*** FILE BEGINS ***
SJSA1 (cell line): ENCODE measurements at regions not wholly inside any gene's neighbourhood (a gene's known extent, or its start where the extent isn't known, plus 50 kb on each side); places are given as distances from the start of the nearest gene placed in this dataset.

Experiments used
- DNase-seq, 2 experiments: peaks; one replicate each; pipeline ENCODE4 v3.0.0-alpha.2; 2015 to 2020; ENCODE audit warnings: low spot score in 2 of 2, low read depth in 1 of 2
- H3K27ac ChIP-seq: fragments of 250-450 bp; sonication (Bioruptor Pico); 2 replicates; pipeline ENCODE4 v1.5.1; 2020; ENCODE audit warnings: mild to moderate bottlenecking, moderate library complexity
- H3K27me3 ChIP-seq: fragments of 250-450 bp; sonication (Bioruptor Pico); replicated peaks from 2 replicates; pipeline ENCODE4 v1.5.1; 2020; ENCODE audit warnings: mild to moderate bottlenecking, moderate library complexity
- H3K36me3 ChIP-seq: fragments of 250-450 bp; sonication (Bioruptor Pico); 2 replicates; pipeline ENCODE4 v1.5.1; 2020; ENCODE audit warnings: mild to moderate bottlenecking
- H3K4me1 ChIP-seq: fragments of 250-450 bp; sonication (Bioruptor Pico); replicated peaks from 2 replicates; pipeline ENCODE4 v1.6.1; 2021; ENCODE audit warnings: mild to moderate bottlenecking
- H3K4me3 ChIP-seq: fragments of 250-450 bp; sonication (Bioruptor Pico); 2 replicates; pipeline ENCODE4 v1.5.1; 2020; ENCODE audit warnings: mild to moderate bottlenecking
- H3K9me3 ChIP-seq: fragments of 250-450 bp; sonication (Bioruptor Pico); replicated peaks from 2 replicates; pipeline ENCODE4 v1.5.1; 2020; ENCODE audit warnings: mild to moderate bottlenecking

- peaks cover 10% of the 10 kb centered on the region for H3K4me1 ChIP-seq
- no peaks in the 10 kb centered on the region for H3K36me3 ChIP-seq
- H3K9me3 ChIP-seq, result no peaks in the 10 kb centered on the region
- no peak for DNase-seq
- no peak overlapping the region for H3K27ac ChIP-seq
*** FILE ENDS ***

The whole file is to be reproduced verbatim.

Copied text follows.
SJSA1 (cell line): ENCODE measurements at regions not wholly inside any gene's neighbourhood (a gene's known extent, or its start where the extent isn't known, plus 50 kb on each side); places are given as distances from the start of the nearest gene placed in this dataset.

Experiments used
- DNase-seq, 2 experiments: peaks; one replicate each; pipeline ENCODE4 v3.0.0-alpha.2; 2015 to 2020; ENCODE audit warnings: low spot score in 2 of 2, low read depth in 1 of 2
- H3K27ac ChIP-seq: fragments of 250-450 bp; sonication (Bioruptor Pico); 2 replicates; pipeline ENCODE4 v1.5.1; 2020; ENCODE audit warnings: mild to moderate bottlenecking, moderate library complexity
- H3K27me3 ChIP-seq: fragments of 250-450 bp; sonication (Bioruptor Pico); replicated peaks from 2 replicates; pipeline ENCODE4 v1.5.1; 2020; ENCODE audit warnings: mild to moderate bottlenecking, moderate library complexity
- H3K36me3 ChIP-seq: fragments of 250-450 bp; sonication (Bioruptor Pico); 2 replicates; pipeline ENCODE4 v1.5.1; 2020; ENCODE audit warnings: mild to moderate bottlenecking
- H3K4me1 ChIP-seq: fragments of 250-450 bp; sonication (Bioruptor Pico); replicated peaks from 2 replicates; pipeline ENCODE4 v1.6.1; 2021; ENCODE audit warnings: mild to moderate bottlenecking
- H3K4me3 ChIP-seq: fragments of 250-450 bp; sonication (Bioruptor Pico); 2 replicates; pipeline ENCODE4 v1.5.1; 2020; ENCODE audit warnings: mild to moderate bottlenecking
- H3K9me3 ChIP-seq: fragments of 250-450 bp; sonication (Bioruptor Pico); replicated peaks from 2 replicates; pipeline ENCODE4 v1.5.1; 2020; ENCODE audit warnings: mild to moderate bottlenecking

- peaks cover 10% of the 10 kb centered on the region for H3K4me1 ChIP-seq
- no peaks in the 10 kb centered on the region for H3K36me3 ChIP-seq
- H3K9me3 ChIP-seq, result no peaks in the 10 kb centered on the region
- no peak for DNase-seq
- no peak overlapping the region for H3K27ac ChIP-seq